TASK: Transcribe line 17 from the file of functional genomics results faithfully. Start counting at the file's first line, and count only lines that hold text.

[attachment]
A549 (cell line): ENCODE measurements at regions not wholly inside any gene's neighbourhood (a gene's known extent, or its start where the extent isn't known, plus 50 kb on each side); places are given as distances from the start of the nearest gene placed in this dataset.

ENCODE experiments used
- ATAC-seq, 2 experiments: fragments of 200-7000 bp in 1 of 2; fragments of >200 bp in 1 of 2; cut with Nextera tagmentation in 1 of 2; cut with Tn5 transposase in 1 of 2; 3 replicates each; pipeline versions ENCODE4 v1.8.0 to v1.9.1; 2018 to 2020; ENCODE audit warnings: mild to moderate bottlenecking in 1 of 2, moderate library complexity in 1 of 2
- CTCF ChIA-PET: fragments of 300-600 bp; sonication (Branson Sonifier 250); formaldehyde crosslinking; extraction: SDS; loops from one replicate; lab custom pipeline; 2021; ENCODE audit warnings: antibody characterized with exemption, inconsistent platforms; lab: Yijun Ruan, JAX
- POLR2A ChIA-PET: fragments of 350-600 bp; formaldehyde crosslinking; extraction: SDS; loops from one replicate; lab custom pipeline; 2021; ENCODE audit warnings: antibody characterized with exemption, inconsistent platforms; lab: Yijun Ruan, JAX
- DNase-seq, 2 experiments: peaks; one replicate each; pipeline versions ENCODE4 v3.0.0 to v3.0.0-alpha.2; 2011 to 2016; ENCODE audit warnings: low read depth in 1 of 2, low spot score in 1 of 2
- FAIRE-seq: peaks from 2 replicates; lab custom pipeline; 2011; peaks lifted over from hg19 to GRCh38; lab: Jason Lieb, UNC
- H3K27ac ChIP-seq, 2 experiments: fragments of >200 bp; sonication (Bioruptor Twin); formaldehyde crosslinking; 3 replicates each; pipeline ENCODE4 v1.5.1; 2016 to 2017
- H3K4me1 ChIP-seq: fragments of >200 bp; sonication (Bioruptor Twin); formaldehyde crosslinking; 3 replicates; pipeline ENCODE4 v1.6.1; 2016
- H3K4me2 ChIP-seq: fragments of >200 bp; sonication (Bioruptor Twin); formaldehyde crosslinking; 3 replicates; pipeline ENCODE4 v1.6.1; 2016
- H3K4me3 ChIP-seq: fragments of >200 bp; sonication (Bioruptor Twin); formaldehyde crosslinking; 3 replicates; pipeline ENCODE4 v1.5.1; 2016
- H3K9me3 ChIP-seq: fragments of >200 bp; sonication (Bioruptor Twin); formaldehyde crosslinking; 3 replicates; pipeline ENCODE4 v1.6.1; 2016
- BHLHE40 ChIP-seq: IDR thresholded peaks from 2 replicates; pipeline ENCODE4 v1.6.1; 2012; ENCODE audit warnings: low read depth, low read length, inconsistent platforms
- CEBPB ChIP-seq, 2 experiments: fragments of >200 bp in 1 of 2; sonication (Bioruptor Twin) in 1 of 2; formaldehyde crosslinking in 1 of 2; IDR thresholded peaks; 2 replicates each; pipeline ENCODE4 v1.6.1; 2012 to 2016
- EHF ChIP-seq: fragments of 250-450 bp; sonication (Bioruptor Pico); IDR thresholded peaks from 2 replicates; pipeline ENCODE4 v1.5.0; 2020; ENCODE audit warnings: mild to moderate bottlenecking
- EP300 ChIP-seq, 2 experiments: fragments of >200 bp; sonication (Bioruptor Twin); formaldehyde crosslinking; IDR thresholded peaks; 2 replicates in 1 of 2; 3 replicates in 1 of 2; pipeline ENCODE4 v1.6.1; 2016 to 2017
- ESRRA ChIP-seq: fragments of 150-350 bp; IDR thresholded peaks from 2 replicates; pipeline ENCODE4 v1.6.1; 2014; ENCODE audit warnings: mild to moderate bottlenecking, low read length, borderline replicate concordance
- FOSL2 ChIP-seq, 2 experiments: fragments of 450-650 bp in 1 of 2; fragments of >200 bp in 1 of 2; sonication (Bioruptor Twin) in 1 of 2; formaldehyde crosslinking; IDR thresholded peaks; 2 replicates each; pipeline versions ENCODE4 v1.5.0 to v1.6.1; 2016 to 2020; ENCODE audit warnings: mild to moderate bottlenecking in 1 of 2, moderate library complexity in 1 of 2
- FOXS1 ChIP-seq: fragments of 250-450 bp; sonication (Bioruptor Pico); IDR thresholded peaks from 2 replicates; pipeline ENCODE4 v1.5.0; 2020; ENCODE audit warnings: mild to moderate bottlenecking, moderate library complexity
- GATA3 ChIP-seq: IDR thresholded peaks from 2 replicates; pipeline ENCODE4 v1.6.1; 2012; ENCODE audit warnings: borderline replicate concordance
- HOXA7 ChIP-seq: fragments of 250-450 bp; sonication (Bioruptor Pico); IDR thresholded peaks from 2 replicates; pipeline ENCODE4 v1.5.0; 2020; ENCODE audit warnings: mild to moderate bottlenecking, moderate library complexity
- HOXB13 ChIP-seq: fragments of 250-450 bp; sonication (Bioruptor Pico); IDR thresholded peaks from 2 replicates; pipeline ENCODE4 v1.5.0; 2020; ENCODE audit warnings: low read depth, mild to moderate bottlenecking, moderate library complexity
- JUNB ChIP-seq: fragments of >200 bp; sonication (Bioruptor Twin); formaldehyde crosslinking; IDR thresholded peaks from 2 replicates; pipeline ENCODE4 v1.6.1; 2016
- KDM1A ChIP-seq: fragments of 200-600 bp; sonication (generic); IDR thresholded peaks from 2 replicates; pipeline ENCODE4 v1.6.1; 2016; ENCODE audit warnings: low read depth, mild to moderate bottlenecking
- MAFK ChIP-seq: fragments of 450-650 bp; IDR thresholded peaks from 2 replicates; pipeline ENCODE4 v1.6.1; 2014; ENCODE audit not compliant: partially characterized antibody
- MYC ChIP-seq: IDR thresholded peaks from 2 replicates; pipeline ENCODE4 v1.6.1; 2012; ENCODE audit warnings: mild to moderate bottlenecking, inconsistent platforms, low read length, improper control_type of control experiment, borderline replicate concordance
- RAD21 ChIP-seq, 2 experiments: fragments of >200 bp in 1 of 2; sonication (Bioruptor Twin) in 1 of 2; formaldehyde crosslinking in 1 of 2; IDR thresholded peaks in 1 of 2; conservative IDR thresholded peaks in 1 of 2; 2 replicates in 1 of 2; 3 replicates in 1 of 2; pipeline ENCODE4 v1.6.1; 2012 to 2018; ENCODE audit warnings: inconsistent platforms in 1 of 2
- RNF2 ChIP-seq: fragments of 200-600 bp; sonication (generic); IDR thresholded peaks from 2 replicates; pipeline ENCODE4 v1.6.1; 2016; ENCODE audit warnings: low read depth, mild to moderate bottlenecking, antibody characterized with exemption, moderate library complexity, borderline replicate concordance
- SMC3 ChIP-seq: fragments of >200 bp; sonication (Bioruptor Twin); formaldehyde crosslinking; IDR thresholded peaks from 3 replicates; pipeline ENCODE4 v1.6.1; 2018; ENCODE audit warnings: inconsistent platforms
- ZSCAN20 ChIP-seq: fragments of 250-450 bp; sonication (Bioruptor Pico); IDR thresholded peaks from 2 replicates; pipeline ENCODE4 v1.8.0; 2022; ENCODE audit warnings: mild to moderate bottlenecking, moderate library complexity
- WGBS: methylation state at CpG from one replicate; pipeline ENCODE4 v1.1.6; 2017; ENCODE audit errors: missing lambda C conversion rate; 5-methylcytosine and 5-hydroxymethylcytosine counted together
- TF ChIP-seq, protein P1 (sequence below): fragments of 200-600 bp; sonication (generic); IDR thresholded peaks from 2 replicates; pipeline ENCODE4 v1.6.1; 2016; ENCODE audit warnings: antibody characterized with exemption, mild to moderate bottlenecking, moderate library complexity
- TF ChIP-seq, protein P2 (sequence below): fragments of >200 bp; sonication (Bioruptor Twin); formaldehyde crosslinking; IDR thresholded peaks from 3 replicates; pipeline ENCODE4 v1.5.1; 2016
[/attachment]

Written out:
- ESRRA ChIP-seq: fragments of 150-350 bp; IDR thresholded peaks from 2 replicates; pipeline ENCODE4 v1.6.1; 2014; ENCODE audit warnings: mild to moderate bottlenecking, low read length, borderline replicate concordance